Porn can make viewers see their partner as less attractive.

No only can porn cause turmoil in and out of the bedroom, studies have shown that even casual viewing of porn can cause the viewer to feel less attracted to their partner. [11] And when a person frequently watches pornography, they’re far more likely to feel less satisfied with their partner’s looks, sexual performance, and willingness to try new sexual acts. [12] The research has spoken.

Why all the sudden disappointment with one’s partner? It’s likely due to the fact that porn promotes a completely fictional version of how people look and behave, and makes it look like an exciting reality—one that their partners often feel they can never live up to. [13] Given that the women depicted in porn are surgically enhanced, air-brushed, photoshopped, and exaggerating their behavior[14] it’s not hard to see why, according to a national poll, that only one in every seven women doesn’t think that porn has raised men’s expectations of how women should look. [15] And it’s no mystery that love can’t really develop in a relationship where one partner feels like the other isn’t really attracted to them.

Porn may temporarily ease the struggle of being single, but it can create serious problems in the long run.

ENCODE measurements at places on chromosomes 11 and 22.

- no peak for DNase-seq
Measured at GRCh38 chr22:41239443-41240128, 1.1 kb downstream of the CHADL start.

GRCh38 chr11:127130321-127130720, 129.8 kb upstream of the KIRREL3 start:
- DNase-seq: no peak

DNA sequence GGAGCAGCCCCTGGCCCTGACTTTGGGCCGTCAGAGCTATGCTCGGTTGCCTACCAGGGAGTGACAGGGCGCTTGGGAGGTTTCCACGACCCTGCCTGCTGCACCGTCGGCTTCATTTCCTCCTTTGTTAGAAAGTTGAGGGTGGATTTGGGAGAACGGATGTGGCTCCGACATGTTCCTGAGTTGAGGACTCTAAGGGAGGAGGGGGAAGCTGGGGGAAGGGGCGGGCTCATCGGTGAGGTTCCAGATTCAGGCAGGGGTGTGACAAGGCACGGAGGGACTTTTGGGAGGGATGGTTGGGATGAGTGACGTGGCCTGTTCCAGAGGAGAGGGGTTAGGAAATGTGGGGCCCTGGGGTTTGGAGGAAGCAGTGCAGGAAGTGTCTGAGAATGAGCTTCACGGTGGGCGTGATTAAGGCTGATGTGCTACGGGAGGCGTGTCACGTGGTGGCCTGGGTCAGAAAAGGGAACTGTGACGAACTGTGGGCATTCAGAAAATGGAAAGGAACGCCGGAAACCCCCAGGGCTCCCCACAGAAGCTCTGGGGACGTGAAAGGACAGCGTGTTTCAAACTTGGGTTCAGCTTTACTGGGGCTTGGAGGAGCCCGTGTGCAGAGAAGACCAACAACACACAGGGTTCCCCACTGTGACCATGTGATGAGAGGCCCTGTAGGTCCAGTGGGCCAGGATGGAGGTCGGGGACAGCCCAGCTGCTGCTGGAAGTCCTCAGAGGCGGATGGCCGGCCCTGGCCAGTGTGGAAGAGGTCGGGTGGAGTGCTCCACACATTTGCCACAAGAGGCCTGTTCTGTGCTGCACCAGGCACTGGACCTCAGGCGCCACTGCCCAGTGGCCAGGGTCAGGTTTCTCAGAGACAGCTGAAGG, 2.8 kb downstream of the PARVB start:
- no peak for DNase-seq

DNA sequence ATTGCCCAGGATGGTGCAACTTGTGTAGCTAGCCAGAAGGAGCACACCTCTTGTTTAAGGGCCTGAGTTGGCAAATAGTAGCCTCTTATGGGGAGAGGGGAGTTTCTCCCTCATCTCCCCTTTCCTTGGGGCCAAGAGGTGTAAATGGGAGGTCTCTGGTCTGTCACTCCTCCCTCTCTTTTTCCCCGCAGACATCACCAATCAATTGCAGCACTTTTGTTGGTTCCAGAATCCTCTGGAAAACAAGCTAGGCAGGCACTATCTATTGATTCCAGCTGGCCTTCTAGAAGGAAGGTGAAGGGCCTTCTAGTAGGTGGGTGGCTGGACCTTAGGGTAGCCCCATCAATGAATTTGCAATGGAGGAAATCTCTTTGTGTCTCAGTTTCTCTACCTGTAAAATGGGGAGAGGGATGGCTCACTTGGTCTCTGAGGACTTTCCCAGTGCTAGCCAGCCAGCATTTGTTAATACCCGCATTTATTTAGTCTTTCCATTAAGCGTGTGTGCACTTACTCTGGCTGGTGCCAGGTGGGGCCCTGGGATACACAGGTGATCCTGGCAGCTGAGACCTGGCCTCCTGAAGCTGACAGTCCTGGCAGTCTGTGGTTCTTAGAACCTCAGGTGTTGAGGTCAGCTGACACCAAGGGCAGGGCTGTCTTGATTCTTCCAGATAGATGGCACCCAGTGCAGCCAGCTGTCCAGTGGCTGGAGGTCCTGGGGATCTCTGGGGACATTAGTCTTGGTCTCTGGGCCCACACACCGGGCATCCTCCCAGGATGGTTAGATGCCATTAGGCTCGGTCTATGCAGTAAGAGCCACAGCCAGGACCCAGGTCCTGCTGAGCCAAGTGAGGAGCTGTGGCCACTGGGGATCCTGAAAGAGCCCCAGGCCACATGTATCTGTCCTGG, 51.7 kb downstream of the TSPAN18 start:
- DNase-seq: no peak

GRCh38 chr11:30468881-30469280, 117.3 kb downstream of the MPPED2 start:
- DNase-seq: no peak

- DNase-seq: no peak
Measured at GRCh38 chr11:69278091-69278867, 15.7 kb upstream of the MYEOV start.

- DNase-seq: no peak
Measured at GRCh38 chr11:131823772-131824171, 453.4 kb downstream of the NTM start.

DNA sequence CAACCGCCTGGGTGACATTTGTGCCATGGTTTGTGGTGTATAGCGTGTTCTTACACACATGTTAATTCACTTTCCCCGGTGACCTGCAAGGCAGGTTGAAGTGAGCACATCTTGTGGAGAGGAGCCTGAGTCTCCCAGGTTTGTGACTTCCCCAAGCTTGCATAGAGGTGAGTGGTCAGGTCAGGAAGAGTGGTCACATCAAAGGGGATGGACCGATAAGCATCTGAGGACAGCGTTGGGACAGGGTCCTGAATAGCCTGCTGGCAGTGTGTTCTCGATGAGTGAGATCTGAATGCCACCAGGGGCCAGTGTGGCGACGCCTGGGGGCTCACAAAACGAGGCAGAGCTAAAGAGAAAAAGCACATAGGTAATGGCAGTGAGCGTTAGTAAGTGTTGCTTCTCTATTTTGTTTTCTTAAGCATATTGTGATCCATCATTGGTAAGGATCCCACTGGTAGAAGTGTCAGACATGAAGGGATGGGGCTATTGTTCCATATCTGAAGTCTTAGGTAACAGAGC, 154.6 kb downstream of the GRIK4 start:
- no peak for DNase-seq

Many people tell us that they watch porn because they can’t get a real relationship. While we understand that this is something that a lot of people do, and porn can help them feel less lonely in the moment, let’s break down how flawed this really is. If you want a relationship, your chances of getting in a relationship are higher when you go out and meet real people. In fact, you up your chances by a much larger percentage if you put yourself out there and meet people in the same time that you’d be home, watching porn by yourself. And the reality is, your chances of finding a relationship and falling in love for real are lowered significantly when porn is a constant habit because porn can add to already existing feelings of loneliness and anxiety. Research shows that porn offers users temporary relief from anxiety, depression, and loneliness in exchange for making these same problems much worse in the long-term. [16] These types of feelings don’t make looking for a real partner a positive experience, and porn create serious issues when you actually do get in a relationship.

Porn can make viewers even more lonely, depressed, and anxious.